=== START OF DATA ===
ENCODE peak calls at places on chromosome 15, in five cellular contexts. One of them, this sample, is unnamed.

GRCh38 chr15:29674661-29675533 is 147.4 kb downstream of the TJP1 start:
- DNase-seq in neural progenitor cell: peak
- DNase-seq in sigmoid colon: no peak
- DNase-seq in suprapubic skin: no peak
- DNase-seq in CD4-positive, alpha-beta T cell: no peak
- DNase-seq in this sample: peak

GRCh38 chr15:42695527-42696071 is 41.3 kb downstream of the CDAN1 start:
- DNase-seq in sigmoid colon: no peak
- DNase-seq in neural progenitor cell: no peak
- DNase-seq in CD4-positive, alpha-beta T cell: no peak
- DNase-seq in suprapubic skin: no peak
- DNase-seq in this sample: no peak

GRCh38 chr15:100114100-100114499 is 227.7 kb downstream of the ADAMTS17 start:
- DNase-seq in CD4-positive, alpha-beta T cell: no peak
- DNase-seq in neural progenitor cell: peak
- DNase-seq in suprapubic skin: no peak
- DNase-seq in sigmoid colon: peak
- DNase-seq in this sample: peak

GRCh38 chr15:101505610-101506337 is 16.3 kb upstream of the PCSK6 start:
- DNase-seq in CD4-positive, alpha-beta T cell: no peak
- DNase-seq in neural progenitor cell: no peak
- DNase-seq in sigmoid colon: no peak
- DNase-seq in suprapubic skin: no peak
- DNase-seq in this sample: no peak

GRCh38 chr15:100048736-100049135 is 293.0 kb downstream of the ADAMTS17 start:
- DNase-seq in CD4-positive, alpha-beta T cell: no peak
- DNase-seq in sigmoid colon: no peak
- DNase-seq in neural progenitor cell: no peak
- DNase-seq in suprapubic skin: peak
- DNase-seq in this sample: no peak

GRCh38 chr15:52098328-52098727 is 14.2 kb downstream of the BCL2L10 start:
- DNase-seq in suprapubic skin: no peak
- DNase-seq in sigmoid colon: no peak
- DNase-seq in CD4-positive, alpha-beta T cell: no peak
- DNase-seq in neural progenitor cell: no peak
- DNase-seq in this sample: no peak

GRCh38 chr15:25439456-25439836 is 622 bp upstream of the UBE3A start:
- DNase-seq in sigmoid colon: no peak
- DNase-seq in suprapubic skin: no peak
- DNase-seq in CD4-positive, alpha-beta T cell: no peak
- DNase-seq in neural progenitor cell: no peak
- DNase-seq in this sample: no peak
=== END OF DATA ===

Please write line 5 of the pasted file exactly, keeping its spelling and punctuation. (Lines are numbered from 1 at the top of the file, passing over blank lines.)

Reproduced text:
- DNase-seq in suprapubic skin: no peak